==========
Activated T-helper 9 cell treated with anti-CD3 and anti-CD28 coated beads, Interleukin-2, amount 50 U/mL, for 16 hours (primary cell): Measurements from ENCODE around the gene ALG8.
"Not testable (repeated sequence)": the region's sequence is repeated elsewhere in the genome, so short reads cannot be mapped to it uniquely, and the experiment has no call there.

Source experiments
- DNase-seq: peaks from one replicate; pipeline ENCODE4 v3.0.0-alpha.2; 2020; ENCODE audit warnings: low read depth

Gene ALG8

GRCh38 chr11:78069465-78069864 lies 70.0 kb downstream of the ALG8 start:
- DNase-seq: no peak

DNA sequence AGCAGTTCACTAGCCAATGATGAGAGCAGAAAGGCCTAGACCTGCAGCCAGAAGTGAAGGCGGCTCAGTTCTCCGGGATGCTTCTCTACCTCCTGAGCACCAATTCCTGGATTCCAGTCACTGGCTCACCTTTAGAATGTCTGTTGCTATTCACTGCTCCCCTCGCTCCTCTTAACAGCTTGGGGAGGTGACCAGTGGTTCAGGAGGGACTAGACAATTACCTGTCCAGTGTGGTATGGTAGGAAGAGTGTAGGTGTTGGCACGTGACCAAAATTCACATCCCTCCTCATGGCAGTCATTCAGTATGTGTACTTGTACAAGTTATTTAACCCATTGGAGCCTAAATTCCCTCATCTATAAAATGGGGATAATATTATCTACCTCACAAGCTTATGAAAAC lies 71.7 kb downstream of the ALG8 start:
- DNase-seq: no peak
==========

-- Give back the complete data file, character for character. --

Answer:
Activated T-helper 9 cell treated with anti-CD3 and anti-CD28 coated beads, Interleukin-2, amount 50 U/mL, for 16 hours (primary cell): Measurements from ENCODE around the gene ALG8.
"Not testable (repeated sequence)": the region's sequence is repeated elsewhere in the genome, so short reads cannot be mapped to it uniquely, and the experiment has no call there.

Source experiments
- DNase-seq: peaks from one replicate; pipeline ENCODE4 v3.0.0-alpha.2; 2020; ENCODE audit warnings: low read depth

Gene ALG8

GRCh38 chr11:78069465-78069864 lies 70.0 kb downstream of the ALG8 start:
- DNase-seq: no peak

DNA sequence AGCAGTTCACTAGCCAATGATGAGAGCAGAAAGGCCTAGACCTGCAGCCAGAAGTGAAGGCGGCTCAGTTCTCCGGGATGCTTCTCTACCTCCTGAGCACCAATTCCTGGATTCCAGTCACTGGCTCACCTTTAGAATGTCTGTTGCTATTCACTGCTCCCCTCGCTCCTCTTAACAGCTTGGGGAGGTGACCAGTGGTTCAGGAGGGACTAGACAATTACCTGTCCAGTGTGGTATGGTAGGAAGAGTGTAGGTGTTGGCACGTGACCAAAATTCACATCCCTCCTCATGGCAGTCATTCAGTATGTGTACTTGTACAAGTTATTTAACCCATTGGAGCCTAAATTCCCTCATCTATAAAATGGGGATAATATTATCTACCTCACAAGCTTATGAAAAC lies 71.7 kb downstream of the ALG8 start:
- DNase-seq: no peak